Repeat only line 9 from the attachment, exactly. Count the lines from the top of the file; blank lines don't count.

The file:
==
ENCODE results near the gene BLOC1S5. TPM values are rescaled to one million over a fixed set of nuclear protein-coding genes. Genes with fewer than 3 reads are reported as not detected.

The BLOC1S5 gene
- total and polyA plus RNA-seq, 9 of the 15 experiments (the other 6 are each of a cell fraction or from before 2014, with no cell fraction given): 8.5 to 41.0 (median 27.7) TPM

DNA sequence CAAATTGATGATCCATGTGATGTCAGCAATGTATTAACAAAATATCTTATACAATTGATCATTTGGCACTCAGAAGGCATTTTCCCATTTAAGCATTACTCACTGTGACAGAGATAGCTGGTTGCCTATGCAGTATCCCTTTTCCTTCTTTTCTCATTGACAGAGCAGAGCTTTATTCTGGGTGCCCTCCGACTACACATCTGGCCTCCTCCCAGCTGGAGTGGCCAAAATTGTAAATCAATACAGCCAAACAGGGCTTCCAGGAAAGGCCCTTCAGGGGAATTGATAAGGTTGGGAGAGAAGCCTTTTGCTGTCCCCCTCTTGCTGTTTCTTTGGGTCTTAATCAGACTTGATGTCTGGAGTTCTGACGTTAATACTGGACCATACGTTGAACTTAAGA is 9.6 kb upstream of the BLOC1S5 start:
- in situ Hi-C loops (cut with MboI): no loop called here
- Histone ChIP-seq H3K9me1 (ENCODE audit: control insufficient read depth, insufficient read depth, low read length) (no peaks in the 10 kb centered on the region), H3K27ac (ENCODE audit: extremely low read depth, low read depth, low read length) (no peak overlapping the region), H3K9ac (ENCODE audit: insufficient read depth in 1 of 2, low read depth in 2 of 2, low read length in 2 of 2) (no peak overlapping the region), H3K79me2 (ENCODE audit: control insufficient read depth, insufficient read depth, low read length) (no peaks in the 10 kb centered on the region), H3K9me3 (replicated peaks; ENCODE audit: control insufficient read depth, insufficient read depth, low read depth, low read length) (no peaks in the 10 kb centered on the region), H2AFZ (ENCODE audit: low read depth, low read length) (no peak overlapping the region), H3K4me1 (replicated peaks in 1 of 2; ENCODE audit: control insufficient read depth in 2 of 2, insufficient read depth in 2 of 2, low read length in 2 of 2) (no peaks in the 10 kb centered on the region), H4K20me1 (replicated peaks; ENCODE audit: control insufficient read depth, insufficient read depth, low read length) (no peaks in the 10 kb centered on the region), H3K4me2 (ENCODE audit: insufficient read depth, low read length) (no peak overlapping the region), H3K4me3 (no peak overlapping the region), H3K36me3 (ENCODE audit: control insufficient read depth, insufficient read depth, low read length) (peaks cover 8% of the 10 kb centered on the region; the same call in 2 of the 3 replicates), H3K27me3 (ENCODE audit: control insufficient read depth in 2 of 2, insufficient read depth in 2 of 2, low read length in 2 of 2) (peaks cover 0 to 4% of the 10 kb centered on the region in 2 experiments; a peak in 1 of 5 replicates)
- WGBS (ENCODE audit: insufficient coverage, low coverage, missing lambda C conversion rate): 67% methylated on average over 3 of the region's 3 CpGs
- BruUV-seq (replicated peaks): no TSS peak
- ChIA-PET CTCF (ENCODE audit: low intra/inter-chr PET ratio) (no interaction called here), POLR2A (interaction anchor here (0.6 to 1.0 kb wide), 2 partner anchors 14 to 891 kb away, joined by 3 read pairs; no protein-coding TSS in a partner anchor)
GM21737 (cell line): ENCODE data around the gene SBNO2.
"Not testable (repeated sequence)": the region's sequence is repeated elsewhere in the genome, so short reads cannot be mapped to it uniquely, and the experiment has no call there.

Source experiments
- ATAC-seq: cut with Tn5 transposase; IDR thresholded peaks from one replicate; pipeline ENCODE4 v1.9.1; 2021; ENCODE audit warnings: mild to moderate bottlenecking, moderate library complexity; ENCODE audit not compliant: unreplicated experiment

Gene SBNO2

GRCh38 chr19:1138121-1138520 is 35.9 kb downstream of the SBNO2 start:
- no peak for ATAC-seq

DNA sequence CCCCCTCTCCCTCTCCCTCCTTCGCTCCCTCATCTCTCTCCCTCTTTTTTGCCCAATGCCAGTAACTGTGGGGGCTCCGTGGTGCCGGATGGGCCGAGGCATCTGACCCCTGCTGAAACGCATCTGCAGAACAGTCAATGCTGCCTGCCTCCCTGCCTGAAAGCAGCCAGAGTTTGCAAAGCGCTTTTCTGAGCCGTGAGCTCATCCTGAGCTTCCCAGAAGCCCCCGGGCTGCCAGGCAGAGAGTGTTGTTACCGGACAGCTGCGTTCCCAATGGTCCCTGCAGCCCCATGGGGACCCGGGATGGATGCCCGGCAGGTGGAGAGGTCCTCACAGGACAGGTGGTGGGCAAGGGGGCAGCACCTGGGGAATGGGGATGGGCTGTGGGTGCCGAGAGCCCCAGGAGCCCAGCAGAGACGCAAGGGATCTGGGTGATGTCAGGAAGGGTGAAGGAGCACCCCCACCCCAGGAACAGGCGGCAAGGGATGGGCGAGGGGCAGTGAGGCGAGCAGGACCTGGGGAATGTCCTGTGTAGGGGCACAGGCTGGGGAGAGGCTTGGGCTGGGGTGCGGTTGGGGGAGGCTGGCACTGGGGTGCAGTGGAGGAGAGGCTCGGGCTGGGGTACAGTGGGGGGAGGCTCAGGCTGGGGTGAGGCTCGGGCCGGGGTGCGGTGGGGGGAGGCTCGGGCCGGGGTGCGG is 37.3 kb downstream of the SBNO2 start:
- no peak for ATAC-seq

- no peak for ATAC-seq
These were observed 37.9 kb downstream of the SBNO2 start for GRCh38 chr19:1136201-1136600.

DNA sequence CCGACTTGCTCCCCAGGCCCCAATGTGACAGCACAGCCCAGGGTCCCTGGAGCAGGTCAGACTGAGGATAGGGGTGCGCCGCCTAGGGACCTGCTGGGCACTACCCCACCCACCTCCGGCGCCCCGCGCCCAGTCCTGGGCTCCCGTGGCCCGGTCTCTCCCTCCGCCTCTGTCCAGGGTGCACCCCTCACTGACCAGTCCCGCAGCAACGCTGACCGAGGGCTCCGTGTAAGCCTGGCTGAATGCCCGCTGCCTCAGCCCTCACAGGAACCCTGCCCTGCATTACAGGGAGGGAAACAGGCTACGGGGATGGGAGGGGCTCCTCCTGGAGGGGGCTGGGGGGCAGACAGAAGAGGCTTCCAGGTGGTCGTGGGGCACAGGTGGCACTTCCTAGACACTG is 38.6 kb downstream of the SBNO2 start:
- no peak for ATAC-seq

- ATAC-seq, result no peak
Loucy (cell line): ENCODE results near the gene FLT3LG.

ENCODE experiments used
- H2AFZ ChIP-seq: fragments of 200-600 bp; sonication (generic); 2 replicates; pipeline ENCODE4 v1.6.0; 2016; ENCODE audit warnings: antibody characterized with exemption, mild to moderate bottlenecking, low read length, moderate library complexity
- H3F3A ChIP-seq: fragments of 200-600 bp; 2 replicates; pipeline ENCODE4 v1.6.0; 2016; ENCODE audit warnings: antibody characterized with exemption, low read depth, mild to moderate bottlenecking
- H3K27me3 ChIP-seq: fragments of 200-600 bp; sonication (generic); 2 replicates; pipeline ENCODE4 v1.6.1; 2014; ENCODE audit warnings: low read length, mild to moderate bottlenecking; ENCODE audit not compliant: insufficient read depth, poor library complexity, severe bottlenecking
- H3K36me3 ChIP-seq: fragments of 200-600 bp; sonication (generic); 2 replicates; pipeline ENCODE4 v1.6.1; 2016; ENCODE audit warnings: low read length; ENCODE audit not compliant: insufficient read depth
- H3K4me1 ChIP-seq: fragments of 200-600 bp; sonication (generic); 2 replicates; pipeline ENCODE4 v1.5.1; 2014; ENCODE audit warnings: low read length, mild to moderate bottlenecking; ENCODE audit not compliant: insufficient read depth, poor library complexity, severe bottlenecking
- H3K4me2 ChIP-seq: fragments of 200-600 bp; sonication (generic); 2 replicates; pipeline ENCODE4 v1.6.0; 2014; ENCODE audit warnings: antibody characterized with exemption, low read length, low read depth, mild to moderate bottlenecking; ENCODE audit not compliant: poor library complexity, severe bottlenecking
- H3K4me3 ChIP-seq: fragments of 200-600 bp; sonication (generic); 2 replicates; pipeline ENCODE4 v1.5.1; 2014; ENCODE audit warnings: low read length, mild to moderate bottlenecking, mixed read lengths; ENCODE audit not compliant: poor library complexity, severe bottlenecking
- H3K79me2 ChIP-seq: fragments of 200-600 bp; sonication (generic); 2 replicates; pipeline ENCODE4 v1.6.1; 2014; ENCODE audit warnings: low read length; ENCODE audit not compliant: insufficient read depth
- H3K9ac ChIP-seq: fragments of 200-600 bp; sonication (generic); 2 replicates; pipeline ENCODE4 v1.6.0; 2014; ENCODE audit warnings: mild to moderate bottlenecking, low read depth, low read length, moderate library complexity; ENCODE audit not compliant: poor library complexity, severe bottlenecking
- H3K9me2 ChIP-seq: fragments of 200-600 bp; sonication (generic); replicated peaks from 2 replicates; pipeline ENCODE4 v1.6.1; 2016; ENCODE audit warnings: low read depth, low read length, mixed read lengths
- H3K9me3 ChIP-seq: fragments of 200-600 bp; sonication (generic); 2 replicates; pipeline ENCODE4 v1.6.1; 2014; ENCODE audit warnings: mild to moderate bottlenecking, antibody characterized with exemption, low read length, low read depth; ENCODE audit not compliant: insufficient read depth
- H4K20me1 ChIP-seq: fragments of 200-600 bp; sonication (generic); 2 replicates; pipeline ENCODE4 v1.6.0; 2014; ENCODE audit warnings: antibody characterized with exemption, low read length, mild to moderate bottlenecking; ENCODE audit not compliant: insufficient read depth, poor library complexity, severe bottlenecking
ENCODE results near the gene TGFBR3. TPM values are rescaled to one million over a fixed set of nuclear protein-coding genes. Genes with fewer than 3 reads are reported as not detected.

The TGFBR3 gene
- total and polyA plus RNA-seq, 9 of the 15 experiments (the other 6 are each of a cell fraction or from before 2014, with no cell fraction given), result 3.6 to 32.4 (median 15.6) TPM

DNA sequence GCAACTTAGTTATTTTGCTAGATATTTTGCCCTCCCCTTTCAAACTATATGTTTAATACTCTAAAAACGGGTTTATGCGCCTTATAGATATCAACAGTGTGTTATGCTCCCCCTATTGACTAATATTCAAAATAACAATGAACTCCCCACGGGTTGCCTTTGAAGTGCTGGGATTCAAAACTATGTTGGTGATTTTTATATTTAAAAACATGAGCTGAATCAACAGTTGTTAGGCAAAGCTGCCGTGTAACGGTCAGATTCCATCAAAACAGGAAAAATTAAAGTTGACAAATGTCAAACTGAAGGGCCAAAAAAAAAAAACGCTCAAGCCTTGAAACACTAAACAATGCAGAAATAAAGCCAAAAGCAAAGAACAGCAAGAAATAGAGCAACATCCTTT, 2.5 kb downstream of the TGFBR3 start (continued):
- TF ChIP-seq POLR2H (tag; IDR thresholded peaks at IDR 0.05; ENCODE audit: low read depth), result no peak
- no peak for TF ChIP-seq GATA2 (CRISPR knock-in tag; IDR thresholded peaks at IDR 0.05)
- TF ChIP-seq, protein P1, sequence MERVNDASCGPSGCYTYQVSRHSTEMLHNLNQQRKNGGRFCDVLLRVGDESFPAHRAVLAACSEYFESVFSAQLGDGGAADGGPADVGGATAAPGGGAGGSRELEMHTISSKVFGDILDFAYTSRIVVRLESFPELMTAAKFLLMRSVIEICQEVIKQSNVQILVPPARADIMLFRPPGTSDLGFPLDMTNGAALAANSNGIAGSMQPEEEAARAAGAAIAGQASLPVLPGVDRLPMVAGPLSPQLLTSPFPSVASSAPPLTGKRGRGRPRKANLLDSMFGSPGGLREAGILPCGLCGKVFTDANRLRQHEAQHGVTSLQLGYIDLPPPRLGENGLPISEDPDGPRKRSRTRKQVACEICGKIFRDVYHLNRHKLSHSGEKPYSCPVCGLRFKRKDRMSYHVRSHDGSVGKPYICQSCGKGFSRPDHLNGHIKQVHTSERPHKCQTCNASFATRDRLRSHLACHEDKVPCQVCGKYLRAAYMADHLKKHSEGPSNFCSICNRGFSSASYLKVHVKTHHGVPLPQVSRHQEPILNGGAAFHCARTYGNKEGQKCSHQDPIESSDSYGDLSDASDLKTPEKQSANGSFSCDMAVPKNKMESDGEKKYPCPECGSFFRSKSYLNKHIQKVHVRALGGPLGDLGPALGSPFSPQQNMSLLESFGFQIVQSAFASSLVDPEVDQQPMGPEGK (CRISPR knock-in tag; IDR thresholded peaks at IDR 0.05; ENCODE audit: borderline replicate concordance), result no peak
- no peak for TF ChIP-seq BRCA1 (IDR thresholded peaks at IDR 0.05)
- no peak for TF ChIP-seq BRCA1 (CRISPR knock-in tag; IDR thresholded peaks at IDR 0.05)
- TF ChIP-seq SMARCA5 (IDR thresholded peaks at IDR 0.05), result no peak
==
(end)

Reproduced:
- ChIA-PET CTCF (ENCODE audit: low intra/inter-chr PET ratio) (no interaction called here), POLR2A (interaction anchor here (0.6 to 1.0 kb wide), 2 partner anchors 14 to 891 kb away, joined by 3 read pairs; no protein-coding TSS in a partner anchor)